After the COVID-19 outbreak, Noemi Freeman has to cancel her trip to Greece. Does this mean she can’t get a refund for the $592 she paid for her nonrefundable hotel?
I booked a room at the Hotel Tzekos Villas in Santorini, Greece, last year through Hotels.com. The reservation was nonrefundable. Due to the virus, we were unable to leave the U.S.
I called and emailed several times to cancel and get a refund or a voucher for a future stay. Neither Hotels.com nor the Hotel Tzekos Villas would refund our money. After calling several times and receiving no response, we disputed the charge with our Chase Visa Sapphire Reserve. The credit card issuer sided with Hotels.com. Can you help me get our $592 back or a credit? — Noemi Freeman, Aventura, Fla.
Hotels com should have helped you with a refund even if the hotel was nonrefundable. After all, Europe was closed to Americans at the time you were supposed to visit. And if the hotel and the booking site couldn’t assist you, then your credit card should have been able to help with a chargeback. It didn’t.
What’s going on here? First, your case is one of hundreds of thousands of refund requests. It took weeks, and often months for travel companies to sift through all of them. Yours was also a complicated case, because you paid for part of the hotel with a Hotels.com gift card. It looks as if you pushed forward with a credit card dispute relatively soon after your cancellation. I understand that you wanted your money back, but once you initiate a chargeback, it limits some of your other options. (Related: What to do about that nonrefundable refundable hotel rate in Paris.)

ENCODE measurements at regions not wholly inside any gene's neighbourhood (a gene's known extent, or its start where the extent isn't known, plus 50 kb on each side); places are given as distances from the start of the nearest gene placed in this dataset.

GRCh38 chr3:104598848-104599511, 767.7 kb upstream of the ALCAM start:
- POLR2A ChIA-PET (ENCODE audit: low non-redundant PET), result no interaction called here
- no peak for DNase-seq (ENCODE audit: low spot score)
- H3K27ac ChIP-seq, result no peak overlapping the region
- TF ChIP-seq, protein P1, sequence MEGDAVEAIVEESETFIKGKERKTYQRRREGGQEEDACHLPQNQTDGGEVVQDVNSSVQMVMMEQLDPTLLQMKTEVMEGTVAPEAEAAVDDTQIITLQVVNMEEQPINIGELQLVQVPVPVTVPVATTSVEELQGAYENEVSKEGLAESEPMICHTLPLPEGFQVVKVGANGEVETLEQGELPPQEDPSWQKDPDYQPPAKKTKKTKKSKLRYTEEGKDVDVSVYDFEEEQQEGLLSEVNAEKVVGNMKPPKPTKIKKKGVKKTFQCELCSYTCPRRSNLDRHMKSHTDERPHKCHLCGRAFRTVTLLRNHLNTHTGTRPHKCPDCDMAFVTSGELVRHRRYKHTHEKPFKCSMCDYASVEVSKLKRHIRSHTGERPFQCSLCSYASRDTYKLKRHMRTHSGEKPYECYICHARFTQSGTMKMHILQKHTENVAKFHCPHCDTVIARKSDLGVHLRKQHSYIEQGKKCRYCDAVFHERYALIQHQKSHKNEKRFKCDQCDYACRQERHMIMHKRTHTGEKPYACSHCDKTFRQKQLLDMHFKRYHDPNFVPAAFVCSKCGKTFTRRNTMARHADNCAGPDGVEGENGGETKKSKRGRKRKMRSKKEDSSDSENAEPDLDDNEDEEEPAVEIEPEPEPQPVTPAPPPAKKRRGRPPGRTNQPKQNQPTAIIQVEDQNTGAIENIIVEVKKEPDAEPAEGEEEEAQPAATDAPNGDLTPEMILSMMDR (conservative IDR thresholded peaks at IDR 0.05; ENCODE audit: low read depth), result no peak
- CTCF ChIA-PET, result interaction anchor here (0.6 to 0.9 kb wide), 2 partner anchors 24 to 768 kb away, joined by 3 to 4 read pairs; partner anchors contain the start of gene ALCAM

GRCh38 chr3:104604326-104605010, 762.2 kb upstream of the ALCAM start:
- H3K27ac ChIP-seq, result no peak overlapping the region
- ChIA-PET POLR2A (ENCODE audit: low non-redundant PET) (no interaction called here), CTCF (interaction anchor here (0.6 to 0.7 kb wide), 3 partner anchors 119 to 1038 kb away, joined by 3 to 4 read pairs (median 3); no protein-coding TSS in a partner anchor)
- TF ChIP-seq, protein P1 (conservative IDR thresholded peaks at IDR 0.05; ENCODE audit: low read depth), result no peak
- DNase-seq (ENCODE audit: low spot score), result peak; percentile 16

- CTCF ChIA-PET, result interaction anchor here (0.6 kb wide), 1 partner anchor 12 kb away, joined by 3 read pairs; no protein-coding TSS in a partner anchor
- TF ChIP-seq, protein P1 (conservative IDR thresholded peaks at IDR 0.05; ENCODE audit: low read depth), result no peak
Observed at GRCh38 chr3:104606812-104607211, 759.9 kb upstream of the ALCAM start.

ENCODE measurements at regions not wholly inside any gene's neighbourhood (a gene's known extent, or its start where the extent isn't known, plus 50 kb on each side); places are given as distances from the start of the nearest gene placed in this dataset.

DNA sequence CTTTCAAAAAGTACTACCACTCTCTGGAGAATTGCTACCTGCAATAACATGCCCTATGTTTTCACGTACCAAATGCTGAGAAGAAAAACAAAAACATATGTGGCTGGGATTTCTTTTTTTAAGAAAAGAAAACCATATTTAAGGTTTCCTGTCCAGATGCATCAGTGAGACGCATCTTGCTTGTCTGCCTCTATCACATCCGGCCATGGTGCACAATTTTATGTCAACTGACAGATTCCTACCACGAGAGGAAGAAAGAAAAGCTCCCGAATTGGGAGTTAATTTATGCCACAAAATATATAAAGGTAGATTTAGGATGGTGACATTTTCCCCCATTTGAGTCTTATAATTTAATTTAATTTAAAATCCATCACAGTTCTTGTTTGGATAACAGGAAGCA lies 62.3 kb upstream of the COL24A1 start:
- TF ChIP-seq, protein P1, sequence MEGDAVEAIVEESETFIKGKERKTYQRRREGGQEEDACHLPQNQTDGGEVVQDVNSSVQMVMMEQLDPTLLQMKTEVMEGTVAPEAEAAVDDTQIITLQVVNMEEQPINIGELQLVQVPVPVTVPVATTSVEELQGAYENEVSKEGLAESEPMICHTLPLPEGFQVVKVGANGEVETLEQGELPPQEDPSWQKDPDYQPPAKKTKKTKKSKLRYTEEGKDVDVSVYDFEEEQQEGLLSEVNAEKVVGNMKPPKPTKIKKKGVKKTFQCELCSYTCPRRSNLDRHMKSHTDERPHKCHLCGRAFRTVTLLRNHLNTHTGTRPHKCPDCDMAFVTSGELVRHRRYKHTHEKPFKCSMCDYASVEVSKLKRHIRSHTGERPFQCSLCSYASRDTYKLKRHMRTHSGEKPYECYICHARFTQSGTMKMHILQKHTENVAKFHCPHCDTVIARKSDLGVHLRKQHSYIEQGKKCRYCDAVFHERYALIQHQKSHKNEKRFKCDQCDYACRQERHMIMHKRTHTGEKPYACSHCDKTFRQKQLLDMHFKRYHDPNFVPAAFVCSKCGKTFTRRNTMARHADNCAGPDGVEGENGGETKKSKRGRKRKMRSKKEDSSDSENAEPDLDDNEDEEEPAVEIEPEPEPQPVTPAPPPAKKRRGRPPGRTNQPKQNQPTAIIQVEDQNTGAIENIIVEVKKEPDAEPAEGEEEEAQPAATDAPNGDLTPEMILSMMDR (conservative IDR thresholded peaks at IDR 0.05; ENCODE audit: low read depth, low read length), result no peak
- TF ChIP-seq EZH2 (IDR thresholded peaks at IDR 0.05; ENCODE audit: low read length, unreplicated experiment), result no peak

One of the options would have been a brief, polite email to a Hotels com executive (Expedia owns Hotels.com). The Elliott Advocacy research team lists them in our database. (Related: My hotel was overbooked — why can’t I get a refund?)
Ultimately, the problem was the type of hotel room you booked: a prepaid, nonrefundable reservation. When you agree to one of those, you’re saying that come hell or high water, you’ll be there. And if you aren’t, the hotel can keep your money. (Here’s how to find the best hotel at the most affordable rate.)
A goodwill gesture: a refund for your nonrefundable hotel
Travel insurance might have helped you recover some of your losses. But I think Hotels com could have done better, too. I’ve heard from other travelers who said Hotels com took good care of them during the pandemic by pushing for refunds or vouchers. It doesn’t seem fair to make you eat that $592. I also think Chase Sapphire could have fought harder for you during the dispute. Those pricey credit cards advertise themselves as the traveler’s best friend, but they don’t always come through for you when you need them.
After months of back and forth, I contacted Hotels com on your behalf. The company refunded all of your money.